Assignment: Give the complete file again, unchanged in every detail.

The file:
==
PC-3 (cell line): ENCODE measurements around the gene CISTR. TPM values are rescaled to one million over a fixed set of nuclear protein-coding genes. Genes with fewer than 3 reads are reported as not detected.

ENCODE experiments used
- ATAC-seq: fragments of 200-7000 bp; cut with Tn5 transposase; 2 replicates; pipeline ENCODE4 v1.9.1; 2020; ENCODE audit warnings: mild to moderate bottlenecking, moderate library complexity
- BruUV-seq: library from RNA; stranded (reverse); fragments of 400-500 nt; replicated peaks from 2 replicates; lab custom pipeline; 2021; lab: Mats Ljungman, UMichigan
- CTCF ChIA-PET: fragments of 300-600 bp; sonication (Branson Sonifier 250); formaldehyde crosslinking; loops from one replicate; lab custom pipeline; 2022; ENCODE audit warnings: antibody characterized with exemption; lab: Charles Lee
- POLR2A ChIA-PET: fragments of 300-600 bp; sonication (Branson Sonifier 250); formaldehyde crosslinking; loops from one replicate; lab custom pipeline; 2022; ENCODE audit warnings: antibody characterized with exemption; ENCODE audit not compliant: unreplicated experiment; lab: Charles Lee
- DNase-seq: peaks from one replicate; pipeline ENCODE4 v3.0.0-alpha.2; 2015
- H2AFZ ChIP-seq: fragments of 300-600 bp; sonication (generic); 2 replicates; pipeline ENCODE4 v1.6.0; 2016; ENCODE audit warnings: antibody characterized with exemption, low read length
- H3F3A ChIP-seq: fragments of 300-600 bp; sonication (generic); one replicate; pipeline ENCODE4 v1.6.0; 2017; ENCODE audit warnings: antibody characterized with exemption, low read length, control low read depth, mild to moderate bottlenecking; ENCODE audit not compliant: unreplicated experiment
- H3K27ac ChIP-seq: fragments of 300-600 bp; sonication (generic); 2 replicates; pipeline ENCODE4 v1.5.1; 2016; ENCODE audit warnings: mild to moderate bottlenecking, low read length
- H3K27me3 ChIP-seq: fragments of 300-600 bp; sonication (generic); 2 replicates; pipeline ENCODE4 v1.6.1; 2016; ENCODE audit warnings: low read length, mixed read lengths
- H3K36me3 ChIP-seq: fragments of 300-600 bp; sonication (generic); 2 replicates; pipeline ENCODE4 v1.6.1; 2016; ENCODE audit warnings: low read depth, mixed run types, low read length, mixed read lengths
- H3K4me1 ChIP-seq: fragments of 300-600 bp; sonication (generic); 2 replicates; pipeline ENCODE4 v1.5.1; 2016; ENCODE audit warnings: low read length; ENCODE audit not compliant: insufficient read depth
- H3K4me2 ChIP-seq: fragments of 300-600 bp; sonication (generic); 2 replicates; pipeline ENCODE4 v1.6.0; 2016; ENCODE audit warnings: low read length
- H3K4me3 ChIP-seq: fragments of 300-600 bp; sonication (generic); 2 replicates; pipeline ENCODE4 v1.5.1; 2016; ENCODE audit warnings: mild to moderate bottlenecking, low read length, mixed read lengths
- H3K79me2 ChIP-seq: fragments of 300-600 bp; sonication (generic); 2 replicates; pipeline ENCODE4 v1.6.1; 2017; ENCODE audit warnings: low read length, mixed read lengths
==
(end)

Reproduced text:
PC-3 (cell line): ENCODE measurements around the gene CISTR. TPM values are rescaled to one million over a fixed set of nuclear protein-coding genes. Genes with fewer than 3 reads are reported as not detected.

ENCODE experiments used
- ATAC-seq: fragments of 200-7000 bp; cut with Tn5 transposase; 2 replicates; pipeline ENCODE4 v1.9.1; 2020; ENCODE audit warnings: mild to moderate bottlenecking, moderate library complexity
- BruUV-seq: library from RNA; stranded (reverse); fragments of 400-500 nt; replicated peaks from 2 replicates; lab custom pipeline; 2021; lab: Mats Ljungman, UMichigan
- CTCF ChIA-PET: fragments of 300-600 bp; sonication (Branson Sonifier 250); formaldehyde crosslinking; loops from one replicate; lab custom pipeline; 2022; ENCODE audit warnings: antibody characterized with exemption; lab: Charles Lee
- POLR2A ChIA-PET: fragments of 300-600 bp; sonication (Branson Sonifier 250); formaldehyde crosslinking; loops from one replicate; lab custom pipeline; 2022; ENCODE audit warnings: antibody characterized with exemption; ENCODE audit not compliant: unreplicated experiment; lab: Charles Lee
- DNase-seq: peaks from one replicate; pipeline ENCODE4 v3.0.0-alpha.2; 2015
- H2AFZ ChIP-seq: fragments of 300-600 bp; sonication (generic); 2 replicates; pipeline ENCODE4 v1.6.0; 2016; ENCODE audit warnings: antibody characterized with exemption, low read length
- H3F3A ChIP-seq: fragments of 300-600 bp; sonication (generic); one replicate; pipeline ENCODE4 v1.6.0; 2017; ENCODE audit warnings: antibody characterized with exemption, low read length, control low read depth, mild to moderate bottlenecking; ENCODE audit not compliant: unreplicated experiment
- H3K27ac ChIP-seq: fragments of 300-600 bp; sonication (generic); 2 replicates; pipeline ENCODE4 v1.5.1; 2016; ENCODE audit warnings: mild to moderate bottlenecking, low read length
- H3K27me3 ChIP-seq: fragments of 300-600 bp; sonication (generic); 2 replicates; pipeline ENCODE4 v1.6.1; 2016; ENCODE audit warnings: low read length, mixed read lengths
- H3K36me3 ChIP-seq: fragments of 300-600 bp; sonication (generic); 2 replicates; pipeline ENCODE4 v1.6.1; 2016; ENCODE audit warnings: low read depth, mixed run types, low read length, mixed read lengths
- H3K4me1 ChIP-seq: fragments of 300-600 bp; sonication (generic); 2 replicates; pipeline ENCODE4 v1.5.1; 2016; ENCODE audit warnings: low read length; ENCODE audit not compliant: insufficient read depth
- H3K4me2 ChIP-seq: fragments of 300-600 bp; sonication (generic); 2 replicates; pipeline ENCODE4 v1.6.0; 2016; ENCODE audit warnings: low read length
- H3K4me3 ChIP-seq: fragments of 300-600 bp; sonication (generic); 2 replicates; pipeline ENCODE4 v1.5.1; 2016; ENCODE audit warnings: mild to moderate bottlenecking, low read length, mixed read lengths
- H3K79me2 ChIP-seq: fragments of 300-600 bp; sonication (generic); 2 replicates; pipeline ENCODE4 v1.6.1; 2017; ENCODE audit warnings: low read length, mixed read lengths